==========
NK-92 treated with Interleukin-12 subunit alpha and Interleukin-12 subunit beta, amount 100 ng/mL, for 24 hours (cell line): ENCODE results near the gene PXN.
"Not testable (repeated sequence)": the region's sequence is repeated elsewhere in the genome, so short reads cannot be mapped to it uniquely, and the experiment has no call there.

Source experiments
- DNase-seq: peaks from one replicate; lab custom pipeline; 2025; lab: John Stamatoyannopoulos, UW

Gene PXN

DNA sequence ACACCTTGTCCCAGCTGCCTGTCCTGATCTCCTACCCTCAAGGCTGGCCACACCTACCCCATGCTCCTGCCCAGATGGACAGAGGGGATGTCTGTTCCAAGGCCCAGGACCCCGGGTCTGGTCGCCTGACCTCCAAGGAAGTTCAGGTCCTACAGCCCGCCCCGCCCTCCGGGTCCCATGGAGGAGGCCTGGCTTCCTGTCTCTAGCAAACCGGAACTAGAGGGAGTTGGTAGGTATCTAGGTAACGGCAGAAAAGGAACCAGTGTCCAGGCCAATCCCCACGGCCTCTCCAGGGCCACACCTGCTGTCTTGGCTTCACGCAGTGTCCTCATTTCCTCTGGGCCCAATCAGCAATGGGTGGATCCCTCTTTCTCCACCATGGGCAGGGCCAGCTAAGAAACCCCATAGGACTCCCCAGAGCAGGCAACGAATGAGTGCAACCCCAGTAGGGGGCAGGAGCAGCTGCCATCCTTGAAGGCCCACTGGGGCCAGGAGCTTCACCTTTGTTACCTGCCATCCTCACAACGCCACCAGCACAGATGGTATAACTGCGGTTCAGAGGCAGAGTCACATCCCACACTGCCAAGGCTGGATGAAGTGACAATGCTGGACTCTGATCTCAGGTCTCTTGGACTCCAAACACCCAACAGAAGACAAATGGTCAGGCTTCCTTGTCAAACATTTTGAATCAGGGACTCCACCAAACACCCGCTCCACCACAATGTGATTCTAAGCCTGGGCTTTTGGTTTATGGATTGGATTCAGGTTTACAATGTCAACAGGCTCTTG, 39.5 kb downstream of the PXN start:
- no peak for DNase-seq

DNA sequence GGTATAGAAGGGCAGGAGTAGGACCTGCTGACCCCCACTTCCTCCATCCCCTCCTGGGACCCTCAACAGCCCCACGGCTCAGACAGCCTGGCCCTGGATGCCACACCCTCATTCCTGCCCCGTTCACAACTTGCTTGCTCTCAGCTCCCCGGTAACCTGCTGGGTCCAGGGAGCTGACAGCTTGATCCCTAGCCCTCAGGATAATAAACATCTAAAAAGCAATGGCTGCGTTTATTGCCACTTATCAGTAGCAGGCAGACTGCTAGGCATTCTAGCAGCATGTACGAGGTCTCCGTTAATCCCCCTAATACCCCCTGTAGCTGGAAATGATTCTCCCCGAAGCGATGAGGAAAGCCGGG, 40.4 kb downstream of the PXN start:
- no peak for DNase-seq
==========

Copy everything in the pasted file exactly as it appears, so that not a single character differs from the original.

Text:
NK-92 treated with Interleukin-12 subunit alpha and Interleukin-12 subunit beta, amount 100 ng/mL, for 24 hours (cell line): ENCODE results near the gene PXN.
"Not testable (repeated sequence)": the region's sequence is repeated elsewhere in the genome, so short reads cannot be mapped to it uniquely, and the experiment has no call there.

Source experiments
- DNase-seq: peaks from one replicate; lab custom pipeline; 2025; lab: John Stamatoyannopoulos, UW

Gene PXN

DNA sequence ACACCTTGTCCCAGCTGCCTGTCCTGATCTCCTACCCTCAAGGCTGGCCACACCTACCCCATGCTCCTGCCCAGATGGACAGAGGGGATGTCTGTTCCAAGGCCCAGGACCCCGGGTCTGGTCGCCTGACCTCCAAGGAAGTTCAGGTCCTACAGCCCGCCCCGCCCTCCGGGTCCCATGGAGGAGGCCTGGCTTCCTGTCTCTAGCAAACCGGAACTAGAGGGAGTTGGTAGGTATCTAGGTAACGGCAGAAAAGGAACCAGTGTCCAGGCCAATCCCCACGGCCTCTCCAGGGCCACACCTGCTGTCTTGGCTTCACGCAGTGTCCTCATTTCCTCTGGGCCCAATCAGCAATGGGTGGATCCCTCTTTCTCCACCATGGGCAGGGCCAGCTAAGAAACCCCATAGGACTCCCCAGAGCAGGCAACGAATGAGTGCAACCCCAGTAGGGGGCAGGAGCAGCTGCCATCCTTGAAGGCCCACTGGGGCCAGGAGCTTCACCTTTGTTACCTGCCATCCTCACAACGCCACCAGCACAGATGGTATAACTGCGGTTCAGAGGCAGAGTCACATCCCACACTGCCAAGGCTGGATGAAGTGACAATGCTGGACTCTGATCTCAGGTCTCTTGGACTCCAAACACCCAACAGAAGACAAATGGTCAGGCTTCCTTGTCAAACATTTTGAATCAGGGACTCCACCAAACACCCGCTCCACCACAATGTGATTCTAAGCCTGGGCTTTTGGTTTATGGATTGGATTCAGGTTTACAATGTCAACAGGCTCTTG, 39.5 kb downstream of the PXN start:
- no peak for DNase-seq

DNA sequence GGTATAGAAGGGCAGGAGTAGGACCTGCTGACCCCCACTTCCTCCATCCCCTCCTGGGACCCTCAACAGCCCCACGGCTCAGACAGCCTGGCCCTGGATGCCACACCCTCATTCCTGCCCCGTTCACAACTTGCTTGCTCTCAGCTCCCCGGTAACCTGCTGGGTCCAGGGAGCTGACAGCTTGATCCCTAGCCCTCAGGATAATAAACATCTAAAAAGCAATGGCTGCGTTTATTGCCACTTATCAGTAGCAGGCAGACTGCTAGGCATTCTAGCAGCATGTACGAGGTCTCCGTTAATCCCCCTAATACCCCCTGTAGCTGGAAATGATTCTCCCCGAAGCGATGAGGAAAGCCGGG, 40.4 kb downstream of the PXN start:
- no peak for DNase-seq